Kaohsiung City Councilor Jane Lee’s (李眉蓁) master’s thesis is a hot topic of conversation, given that she is the Chinese Nationalist Party’s (KMT) candidate in the Kaohsiung mayoral by-election.
Everyone is shocked that Lee could get a master’s degree from National Sun Yat-sen University (NSYSU) with a thesis that was allegedly almost completely plagiarized. Ministry of Education figures show that Taiwan had only 13 cases of plagiarized university theses from 2014 to 2018, an average of fewer than three cases per year, but after the revelations about Lee’s thesis, can people still believe this?
When submitting it, Lee had selected not to have the university release her thesis internally or externally, and she might have thought that nobody would ever read it. If she had not decided to stand in the by-election, maybe nobody would have gone to the National Central Library to peruse the paper manuscript of her thesis.
This incident has accidentally opened a Pandora’s box regarding the nation’s academia, whose true face can be seen from three perspectives.
First, how many theses lying in a corner of the National Central Library are marked as being not for release on or off campus? If the ministry wished to investigate, it could ferret out all of the problematic theses within a few months, but does it have the will to do it?
Second, at the beginning of this year, the media reported about an NSYSU student who plagiarized a thesis from the Southern Taiwan University of Science and Technology. Tantalizing about the case is the still unknown identity of the whistle-blower. Who would know that a hot-off-the-press thesis was a near copy of another?
Some people suspected that the parties involved could not agree on a price for ghostwriting the thesis, or that the ghostwriter reported it because they only received the down payment and not the balance due.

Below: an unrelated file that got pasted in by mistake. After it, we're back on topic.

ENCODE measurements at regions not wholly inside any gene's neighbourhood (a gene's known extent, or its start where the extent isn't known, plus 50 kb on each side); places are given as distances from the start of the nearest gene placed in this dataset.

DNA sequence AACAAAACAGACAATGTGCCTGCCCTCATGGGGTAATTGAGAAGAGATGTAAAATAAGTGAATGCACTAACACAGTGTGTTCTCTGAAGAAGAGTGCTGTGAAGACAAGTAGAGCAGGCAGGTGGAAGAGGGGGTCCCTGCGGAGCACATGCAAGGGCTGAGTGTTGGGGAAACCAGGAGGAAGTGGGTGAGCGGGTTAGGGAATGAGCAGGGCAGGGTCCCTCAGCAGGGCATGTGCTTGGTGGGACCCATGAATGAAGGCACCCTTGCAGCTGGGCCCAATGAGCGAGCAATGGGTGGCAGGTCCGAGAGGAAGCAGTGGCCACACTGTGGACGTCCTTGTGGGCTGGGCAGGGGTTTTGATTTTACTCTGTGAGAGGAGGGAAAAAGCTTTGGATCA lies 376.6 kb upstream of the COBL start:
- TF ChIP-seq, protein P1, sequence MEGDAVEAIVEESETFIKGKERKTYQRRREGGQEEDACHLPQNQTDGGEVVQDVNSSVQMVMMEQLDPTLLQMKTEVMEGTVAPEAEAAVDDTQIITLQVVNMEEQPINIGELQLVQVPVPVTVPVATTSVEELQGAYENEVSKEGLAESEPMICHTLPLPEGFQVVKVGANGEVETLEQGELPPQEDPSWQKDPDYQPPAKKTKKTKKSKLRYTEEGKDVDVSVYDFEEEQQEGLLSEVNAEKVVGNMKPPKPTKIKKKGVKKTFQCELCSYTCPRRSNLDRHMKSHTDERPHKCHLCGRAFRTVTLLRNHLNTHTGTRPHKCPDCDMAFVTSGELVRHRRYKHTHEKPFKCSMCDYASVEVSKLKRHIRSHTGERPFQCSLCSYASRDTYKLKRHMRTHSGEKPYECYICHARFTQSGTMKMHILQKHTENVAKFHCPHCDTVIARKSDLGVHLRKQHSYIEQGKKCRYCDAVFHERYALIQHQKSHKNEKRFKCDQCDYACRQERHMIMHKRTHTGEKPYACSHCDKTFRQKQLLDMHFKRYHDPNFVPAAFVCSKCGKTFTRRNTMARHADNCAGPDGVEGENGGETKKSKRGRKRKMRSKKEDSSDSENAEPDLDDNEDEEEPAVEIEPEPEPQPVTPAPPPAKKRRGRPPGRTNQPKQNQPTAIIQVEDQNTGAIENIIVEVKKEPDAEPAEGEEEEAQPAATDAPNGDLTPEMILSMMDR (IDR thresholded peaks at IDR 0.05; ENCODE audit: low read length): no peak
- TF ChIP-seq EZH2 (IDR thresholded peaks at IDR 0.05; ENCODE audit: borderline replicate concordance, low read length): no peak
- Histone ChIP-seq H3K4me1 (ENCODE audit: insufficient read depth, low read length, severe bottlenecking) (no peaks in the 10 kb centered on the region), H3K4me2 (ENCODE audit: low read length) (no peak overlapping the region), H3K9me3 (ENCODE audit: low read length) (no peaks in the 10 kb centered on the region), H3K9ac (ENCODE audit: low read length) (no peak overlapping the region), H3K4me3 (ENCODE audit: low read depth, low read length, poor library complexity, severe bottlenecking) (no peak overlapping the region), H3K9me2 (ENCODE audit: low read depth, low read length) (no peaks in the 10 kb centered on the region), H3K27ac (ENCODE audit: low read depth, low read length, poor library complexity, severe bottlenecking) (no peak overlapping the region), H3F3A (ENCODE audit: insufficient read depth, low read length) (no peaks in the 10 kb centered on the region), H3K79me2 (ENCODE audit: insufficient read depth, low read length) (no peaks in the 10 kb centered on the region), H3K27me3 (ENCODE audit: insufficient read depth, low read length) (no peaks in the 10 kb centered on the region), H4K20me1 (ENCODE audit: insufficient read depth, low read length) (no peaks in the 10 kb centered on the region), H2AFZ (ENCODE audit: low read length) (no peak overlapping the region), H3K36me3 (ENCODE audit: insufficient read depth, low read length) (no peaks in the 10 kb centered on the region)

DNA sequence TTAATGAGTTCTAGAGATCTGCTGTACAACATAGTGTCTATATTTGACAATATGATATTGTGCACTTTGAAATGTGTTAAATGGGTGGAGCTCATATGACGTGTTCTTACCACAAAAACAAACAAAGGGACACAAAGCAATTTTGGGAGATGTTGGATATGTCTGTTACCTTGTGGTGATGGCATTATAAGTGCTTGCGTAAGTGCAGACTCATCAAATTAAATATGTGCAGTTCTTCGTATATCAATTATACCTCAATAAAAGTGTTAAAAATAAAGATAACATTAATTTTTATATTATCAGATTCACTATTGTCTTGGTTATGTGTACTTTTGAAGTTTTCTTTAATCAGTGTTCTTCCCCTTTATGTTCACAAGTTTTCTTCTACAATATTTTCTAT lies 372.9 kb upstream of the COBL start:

Some also suspect that Lee’s thesis was written by someone else, which would explain why she could not answer any questions about the content of her own thesis. It certainly looks as though there is a big thesis-ghostwriting industry in Taiwan.
If so, the industry must be shielded by professors at various universities — otherwise, students who use such services would have a difficult time passing their oral defense.
Will the ministry investigate which professors might know about this, or do some professors engage in ghostwriting themselves?
Third, why did two serious cases of plagiarism happen at NSYSU? Many NSYSU students feel that their university’s reputation has been undeservedly damaged, but is it really just a coincidence?
Readers might like to take a look at the Wikipedia entry for NSYSU founding president Lee Huan (李煥).
His elder son, Lee Ching-chung (李慶中), was at one time deputy minister of the Environmental Protection Administration, but he resigned in 1993 for having cheated in the Grade A Civil Service Special Examination. Lee Huan’s elder daughter, Lee Ching-chu (李慶珠), used to be a department head at the Overseas Community Affairs Council, but her Grade A Special Examination qualification was canceled in 1994 because of plagiarism in her thesis. In 2018, Lee Huan’s younger son, Lee Ching-hua (李慶華), fled after being charged with corruption and his whereabouts are unknown.
Could Lee Huan really not have known about Lee Ching-chu’s thesis plagiarism? Lee Huan later served as minister of education and premier, although in those days, there was no distinction between the ruling party — the KMT — and the state, and thesis plagiarism was a common occurrence. Considering who was in charge, ministry officials can perhaps be forgiven for not being able to investigate.
Chu Hsueh-ting is an associate professor in Asia University’s department of computer science and information engineering.
Translated by Julian Clegg
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